International Mining’s July issue includes a feature on Peru – issues for its mining industry and examination of some of the major projects. As we go to press, MinerAndina (www.minerandina.com) reports that the Ministry of Energy and Mines (MEM), as well as the Ministry of Production, are currently working on legislation that will promote metallurgical development, the main elements of which would be the metals locally produced, MinerAndina was told by Juan Valdivia, Arch., the Minister of Energy and Mines.
The legislation would be similar to the draft bill submitted to Congress for the promotion of the petro-chemical industry. "Simultaneously, we have been working with the companies in solving financial and administrative issues, so that these investments will be made", noted the Minister. Thus, MEM is taking action to encourage adding value to the country’s natural resources, as government policy. "We must not limit ourselves to exporting raw material. Finished products provide more employment and added value to the resources. In the case of mining, we must develop the metallurgical industry", he stated.
The proposed tax benefits are the same benefits contained in the draft bill to promote the development of the gas industry in Peru, basically legal stability agreements, prompt VAT rebates and accelerated depreciation. The best known metallurgical companies in Peru are Aceros Arequipa and Siderperú.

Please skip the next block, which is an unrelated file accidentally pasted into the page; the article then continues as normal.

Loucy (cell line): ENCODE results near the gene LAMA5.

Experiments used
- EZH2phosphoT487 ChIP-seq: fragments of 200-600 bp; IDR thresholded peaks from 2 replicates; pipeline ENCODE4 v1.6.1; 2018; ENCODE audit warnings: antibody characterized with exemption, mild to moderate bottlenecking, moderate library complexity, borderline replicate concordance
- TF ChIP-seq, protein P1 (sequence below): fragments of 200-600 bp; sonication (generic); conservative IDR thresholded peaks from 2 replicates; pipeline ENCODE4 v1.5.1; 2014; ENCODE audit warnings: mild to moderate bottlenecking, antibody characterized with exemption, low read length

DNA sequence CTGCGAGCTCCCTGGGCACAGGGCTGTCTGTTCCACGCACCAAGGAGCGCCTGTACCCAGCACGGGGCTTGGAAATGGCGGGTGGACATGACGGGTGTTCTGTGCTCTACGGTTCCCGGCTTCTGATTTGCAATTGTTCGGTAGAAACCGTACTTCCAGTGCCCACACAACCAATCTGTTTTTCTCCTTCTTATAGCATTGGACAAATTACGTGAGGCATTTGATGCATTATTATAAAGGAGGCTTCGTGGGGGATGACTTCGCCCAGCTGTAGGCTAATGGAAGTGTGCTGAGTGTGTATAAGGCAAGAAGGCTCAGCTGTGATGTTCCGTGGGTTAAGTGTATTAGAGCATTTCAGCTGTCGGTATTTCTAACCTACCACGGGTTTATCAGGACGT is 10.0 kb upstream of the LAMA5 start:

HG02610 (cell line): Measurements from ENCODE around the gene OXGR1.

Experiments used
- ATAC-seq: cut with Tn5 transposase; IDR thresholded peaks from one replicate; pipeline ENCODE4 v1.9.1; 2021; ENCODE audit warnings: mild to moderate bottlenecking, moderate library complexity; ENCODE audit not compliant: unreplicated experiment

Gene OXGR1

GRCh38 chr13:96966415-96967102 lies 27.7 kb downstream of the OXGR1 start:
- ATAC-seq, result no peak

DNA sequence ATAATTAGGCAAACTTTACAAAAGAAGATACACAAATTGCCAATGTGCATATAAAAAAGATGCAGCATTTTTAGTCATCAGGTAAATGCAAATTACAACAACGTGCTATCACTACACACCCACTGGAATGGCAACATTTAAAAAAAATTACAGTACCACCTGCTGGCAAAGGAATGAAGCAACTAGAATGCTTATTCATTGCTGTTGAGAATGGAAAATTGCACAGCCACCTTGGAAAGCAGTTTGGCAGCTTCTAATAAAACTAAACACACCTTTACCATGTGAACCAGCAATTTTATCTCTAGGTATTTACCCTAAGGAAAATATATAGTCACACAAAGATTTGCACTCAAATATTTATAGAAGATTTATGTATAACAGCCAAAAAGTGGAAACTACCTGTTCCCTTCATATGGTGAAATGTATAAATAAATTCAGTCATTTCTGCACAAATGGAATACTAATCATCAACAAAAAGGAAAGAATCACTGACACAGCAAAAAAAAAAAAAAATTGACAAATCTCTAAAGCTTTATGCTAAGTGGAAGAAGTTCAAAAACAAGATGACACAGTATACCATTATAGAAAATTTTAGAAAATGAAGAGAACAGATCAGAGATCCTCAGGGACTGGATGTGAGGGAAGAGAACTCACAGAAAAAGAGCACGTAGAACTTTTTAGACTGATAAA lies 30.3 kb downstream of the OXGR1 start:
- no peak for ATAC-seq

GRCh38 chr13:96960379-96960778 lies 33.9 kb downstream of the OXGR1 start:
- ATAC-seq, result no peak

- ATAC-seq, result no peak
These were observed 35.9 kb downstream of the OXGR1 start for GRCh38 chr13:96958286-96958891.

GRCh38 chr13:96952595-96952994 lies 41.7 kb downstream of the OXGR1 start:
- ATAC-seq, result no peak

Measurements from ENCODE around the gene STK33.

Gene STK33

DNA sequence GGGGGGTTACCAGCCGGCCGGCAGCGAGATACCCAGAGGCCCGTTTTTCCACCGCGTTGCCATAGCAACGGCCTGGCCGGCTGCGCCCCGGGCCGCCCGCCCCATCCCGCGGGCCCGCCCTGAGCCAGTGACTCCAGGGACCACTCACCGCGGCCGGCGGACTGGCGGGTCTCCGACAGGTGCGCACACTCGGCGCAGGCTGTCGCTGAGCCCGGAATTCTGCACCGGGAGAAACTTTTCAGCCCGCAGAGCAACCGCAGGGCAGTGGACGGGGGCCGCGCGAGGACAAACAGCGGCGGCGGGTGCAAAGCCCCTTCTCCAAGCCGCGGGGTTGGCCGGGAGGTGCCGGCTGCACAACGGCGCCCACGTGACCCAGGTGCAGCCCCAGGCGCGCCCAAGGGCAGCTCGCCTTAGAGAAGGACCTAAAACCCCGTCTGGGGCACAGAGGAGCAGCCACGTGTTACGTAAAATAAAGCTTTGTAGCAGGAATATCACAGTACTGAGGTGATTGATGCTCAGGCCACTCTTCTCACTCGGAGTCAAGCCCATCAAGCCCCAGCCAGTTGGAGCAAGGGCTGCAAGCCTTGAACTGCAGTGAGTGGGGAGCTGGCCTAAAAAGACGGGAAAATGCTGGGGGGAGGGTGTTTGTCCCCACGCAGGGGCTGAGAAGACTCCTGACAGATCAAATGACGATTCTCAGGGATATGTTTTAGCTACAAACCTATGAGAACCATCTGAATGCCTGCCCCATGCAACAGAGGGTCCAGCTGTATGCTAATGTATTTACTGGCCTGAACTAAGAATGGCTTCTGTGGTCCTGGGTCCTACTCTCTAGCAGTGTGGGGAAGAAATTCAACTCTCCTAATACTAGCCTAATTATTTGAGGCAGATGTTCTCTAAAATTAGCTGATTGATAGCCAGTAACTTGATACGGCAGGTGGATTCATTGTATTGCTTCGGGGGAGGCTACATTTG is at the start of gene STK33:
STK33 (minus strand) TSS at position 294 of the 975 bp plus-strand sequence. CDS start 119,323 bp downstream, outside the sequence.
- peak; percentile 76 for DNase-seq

In addition, the Minister remarked that MEM will also deal with regulation of the market for domestic purchases and sales of metals, to protect the development of Peruvian industry. Valdivia is of the opinion that there is still a need to improve and enhance the current legislation, not only administrative norms, but also environmental laws, as the country must be more demanding about compliance. "Freedom in the country does not mean that investors can do whatever they feel like; we have to make sure that there is compliance, to secure responsible investments and sustainable development".
Although he stated that there are no changes being made to the laws, he mentioned that they are working and collaborating with other institutions. He cited, as an example, the maximum permissible limits, which is a task performed by Consejo Nacional del Ambiente (National Environmental Council) – CONAM, but the MEM has to have its input. Nevertheless, he reminded all that water and air quality standards are yet to be established. For the time being, Peru has adopted the World Bank’s international standards; and no due dates have been set for the local specification of these standards.